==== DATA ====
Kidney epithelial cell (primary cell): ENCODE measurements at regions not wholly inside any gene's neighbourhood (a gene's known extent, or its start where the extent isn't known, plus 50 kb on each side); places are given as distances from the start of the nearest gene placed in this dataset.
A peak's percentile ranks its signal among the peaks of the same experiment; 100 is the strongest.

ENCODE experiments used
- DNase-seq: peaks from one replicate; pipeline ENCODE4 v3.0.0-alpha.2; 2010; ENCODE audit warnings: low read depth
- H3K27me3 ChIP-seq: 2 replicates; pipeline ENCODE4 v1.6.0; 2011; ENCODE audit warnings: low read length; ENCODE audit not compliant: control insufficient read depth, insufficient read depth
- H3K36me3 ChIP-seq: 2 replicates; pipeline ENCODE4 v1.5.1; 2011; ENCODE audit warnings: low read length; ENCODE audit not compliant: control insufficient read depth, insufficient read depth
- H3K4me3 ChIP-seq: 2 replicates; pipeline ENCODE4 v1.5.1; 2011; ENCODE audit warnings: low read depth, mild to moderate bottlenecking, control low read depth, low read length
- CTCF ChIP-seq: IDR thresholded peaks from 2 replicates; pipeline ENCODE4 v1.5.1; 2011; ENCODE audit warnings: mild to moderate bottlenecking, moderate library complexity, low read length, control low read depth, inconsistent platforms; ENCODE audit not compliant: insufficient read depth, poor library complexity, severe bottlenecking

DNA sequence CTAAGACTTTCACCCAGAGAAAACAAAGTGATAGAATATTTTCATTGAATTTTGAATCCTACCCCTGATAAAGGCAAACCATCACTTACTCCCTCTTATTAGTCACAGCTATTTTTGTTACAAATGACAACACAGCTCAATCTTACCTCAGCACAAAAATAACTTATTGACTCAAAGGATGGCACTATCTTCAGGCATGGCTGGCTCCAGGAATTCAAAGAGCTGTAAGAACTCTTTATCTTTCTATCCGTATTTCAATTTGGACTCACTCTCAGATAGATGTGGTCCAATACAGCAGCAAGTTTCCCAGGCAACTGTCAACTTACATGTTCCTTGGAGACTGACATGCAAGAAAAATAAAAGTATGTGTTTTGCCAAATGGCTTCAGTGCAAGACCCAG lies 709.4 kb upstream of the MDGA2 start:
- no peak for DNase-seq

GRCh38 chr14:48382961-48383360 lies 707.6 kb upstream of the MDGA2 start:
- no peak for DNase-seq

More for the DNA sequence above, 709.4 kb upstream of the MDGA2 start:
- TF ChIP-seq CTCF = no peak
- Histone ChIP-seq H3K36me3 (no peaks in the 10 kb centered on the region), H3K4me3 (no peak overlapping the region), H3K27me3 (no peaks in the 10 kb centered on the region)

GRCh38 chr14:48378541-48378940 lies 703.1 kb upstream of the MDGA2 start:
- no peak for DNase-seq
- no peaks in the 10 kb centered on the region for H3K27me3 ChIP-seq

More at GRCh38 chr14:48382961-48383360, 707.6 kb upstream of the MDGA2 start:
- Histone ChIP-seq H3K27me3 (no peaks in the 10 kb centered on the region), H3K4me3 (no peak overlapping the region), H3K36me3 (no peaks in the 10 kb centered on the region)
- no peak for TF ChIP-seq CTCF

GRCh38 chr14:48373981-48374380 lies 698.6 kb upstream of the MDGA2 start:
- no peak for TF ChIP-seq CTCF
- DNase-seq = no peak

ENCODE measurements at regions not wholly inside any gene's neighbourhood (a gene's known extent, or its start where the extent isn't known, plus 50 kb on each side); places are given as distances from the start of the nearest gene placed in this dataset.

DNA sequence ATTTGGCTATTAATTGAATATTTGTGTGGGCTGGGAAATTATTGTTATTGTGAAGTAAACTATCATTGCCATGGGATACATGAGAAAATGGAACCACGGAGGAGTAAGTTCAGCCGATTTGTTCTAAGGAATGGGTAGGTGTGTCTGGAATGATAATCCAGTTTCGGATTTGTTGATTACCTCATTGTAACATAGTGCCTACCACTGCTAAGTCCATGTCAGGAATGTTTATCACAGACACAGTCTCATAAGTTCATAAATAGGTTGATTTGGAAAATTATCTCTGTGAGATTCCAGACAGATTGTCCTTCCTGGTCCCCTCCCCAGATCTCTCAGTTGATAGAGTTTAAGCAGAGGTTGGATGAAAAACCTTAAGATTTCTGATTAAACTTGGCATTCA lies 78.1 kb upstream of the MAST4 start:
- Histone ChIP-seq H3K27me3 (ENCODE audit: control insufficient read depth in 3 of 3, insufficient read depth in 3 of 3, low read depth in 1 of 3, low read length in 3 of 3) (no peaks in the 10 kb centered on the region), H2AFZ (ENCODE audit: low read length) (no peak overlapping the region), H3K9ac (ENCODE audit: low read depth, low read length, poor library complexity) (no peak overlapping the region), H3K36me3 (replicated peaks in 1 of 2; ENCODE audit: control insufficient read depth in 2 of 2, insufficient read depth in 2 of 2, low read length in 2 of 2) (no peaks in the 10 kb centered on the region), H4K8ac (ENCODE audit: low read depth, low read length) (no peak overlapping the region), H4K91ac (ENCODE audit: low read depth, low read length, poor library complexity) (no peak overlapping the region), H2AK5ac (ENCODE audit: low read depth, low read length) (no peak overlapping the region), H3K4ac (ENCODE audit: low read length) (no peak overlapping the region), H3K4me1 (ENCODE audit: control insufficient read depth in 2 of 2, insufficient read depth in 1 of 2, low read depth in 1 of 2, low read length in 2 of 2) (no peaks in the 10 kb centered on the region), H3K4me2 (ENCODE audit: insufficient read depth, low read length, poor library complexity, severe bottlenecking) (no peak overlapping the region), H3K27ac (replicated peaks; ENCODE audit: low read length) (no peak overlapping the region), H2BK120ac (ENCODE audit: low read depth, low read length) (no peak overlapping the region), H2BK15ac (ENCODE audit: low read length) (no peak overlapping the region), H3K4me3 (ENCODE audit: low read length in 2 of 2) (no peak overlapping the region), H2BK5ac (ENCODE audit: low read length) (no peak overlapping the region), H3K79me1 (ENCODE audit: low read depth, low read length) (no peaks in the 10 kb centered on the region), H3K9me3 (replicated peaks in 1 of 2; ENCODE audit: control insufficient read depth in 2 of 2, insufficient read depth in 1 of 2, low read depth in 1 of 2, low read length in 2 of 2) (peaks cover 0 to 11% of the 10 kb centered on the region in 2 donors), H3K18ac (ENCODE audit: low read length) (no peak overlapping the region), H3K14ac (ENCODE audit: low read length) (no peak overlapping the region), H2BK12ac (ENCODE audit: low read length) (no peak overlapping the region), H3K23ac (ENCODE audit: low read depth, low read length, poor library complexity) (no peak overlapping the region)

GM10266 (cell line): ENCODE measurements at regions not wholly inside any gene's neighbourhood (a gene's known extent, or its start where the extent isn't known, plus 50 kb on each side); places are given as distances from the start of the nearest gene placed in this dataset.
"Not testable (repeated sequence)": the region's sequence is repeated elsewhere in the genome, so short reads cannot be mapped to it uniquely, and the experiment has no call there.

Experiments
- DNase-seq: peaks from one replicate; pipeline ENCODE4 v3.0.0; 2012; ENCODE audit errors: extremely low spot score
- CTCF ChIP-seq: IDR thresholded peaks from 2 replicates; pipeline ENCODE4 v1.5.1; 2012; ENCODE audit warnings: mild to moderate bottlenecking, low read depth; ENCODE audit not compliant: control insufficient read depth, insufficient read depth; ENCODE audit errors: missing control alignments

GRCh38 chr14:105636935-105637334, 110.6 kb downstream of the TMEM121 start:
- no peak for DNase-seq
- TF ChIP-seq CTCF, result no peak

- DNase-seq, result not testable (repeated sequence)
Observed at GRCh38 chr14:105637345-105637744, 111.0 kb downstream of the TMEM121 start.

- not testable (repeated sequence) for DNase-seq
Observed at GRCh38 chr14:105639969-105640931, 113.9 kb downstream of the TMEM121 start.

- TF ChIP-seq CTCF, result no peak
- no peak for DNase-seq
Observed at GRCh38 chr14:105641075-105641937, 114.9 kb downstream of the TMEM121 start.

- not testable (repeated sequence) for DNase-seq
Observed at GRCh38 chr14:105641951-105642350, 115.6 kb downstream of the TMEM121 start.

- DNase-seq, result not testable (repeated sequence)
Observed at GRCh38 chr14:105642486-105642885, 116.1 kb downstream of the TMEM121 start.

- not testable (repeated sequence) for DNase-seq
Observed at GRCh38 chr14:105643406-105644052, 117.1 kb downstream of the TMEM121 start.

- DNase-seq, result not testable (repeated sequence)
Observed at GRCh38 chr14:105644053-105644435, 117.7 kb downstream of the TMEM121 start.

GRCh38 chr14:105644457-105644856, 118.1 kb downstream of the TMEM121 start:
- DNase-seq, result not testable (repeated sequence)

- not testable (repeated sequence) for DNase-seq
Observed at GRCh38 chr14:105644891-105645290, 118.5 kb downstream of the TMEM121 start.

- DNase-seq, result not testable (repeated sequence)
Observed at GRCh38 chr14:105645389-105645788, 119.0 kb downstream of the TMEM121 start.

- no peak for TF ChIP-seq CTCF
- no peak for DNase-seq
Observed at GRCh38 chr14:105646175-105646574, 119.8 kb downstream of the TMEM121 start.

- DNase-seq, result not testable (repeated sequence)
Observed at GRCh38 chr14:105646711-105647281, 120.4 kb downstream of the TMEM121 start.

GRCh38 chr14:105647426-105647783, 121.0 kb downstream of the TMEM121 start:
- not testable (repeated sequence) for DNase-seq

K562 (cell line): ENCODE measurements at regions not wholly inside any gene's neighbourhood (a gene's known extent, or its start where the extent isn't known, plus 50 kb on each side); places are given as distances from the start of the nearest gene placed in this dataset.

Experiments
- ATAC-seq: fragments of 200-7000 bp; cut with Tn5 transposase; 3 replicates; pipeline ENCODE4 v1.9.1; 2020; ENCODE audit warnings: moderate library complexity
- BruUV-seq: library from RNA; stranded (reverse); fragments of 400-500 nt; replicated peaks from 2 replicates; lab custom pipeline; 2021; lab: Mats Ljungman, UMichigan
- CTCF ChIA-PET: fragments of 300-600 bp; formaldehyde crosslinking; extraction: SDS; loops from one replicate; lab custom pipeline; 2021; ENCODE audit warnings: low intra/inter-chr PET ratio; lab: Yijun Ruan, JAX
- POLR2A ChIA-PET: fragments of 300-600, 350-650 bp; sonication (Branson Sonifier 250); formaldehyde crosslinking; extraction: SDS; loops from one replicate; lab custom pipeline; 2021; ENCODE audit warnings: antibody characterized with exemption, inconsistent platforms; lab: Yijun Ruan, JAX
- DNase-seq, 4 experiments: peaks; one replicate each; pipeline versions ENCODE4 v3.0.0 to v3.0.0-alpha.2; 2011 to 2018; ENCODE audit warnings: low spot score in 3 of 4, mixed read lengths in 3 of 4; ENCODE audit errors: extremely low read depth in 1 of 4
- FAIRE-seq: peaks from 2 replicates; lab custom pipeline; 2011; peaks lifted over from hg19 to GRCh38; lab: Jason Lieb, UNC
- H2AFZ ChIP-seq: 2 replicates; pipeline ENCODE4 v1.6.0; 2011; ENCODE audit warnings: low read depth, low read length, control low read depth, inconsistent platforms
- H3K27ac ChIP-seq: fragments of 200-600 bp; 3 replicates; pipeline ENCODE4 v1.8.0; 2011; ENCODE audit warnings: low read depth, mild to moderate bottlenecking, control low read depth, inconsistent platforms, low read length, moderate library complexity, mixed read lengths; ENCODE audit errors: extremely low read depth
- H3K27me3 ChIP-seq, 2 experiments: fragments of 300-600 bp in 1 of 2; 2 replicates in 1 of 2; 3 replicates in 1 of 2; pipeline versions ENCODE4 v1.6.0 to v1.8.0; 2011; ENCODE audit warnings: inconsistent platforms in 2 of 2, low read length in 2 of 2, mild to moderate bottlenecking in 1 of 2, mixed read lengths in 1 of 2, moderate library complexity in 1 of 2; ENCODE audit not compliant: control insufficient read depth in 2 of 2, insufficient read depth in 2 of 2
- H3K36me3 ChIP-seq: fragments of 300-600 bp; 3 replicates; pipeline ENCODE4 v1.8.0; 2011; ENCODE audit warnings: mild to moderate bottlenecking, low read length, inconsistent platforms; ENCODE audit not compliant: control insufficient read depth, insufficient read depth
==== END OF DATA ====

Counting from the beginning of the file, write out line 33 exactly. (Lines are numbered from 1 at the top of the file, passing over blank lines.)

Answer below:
GRCh38 chr14:105636935-105637334, 110.6 kb downstream of the TMEM121 start: